Enron, now in the West End having sold out at its two earlier venues, is without doubt top-notch, cracking theatre, as extolled by all reviewers. The audience is duly riveted and the interval discussions are animated. At one point the production was marketed as Enron – the Musical, and the show certainly deploys lights, music & action to great effect. It could be recommended for this alone.
But while succeeding brilliantly in creating a spectacle, the playwright Lucy Prebble has clearly aimed higher still, and it bears a bit of analysis.
The subject-matter is juicy. Over little more than a decade, a dozy gas pipeline company revolutionised first the energy markets in the USA, then commodity markets worldwide, propelled by one of the greatest business visionaries and implementers the world has ever seen (Jeff Skilling - now in gaol, unlike hoards of far more deserving bankers - is comfortably the equal of a Gates, and vastly superior to a Welch), aided and abetted by some of the strongest personalities ever to don a business suit or push-up bra. They were strongly opposed by the vested interests and old energy monopolies every step of the way, but they prevailed. They were doing amazing, explosive things in an explosive way. And in 2001 they imploded – corporately, personally, the whole shebang. Shakespearean, or what ?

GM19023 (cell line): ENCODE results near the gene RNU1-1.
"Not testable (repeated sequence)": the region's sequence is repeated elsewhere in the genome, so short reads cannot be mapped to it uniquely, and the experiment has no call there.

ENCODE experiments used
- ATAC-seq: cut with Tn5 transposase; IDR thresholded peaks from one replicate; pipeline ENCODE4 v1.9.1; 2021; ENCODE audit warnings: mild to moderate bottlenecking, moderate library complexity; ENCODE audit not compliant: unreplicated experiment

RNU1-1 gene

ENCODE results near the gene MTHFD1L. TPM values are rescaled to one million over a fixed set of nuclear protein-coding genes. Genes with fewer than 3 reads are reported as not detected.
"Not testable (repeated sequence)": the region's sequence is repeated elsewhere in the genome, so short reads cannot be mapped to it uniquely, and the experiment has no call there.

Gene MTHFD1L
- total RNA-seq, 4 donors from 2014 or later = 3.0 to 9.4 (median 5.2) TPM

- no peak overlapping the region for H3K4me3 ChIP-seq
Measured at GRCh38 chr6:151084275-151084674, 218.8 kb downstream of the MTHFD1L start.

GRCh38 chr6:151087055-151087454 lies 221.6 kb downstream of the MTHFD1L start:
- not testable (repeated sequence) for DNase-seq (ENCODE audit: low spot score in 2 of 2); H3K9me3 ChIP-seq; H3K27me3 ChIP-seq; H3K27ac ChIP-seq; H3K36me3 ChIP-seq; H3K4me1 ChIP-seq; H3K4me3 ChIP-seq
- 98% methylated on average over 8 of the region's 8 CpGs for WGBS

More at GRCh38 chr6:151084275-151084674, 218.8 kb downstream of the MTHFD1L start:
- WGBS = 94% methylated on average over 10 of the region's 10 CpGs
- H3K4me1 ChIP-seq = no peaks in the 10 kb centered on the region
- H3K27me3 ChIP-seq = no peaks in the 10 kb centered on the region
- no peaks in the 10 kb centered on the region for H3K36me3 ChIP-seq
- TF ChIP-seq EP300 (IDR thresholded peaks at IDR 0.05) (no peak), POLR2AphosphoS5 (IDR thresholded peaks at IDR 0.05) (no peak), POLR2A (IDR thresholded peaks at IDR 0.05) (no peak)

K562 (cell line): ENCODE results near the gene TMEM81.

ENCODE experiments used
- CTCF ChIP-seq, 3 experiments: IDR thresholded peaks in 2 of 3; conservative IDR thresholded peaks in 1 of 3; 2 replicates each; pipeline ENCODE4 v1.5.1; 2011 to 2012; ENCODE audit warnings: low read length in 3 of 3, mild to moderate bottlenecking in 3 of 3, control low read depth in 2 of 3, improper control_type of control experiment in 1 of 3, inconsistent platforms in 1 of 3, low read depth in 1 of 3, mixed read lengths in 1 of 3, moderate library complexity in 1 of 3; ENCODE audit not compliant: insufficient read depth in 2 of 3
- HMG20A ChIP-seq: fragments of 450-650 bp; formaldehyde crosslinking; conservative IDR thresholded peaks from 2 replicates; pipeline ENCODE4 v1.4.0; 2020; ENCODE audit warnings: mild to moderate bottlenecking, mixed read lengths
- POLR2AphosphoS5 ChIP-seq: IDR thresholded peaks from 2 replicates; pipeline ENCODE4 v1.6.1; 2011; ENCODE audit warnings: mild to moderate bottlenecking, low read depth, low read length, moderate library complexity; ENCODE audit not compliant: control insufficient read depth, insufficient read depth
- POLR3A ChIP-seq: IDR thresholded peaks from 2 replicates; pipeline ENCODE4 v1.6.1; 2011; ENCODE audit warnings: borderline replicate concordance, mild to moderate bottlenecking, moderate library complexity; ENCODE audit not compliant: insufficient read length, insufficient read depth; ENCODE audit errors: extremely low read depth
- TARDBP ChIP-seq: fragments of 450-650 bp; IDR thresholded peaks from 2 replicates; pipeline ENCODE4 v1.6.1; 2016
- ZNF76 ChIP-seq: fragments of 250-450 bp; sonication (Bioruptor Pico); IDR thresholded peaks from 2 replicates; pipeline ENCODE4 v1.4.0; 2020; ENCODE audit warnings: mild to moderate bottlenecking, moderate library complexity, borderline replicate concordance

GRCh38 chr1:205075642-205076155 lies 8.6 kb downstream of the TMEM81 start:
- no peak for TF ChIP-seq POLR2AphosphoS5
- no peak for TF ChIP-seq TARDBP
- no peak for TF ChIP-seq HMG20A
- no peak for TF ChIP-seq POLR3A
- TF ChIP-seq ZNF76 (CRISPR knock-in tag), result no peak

Long-suffering readers of C@W will know that I approach the Enron thing with *ahem* close interest, and a clear memory. There is no point in splitting hairs over precise chronologies or characterisations – we can be generous with artistic licence, particularly if Prebble’s aim is to educate the audience on the business dynamics of what happened. And, since we are given potted explanations of mark-to-market accounting (yes!) and the ‘Raptor’ off-balance-sheet financing vehicles, it is hard to deny the didactic aspect of the play (though reading the Fleet Street reviews, some people come away thinking they understand stuff that in truth they do not).
But this isn't Finance 1.01, or even 9.06: there’s an attempt to explore deeper issues. Imagine a number of speeches in the same line as Michael Douglas’ famous “greed is good” in Wall Street, but more subtle and compelling – Skilling gives a defence of arbitrage, e.g. - and you are fast moving away from anything that could be viewed as simplistic, lefty anti-capitalism (ironic, since Sam West, truly excellent as Skilling, has a Trotskyite past). The concluding sermon suggests that human endeavour, and indeed civilisation itself, progresses via mighty booms and busts.
I suspect that different viewers will come away with very, very different readings. Some will see conventional personal tragedy. Some will see a morality tale. Some, yes, may feel they hear support for an anti-capitalist thesis; but others a hymn to bold capitalist risk-taking.
Personally, I’d like to see Prebble given a vehicle to explore the subtleties and big themes even further. She’s done so well in what can be achieved in two hours or so, she deserves a 1,000 page novel - or a four-part operatic cycle. The subject-matter is rich enough to sustain it.
And then she would indeed need to get the characterisations and the chronology correct.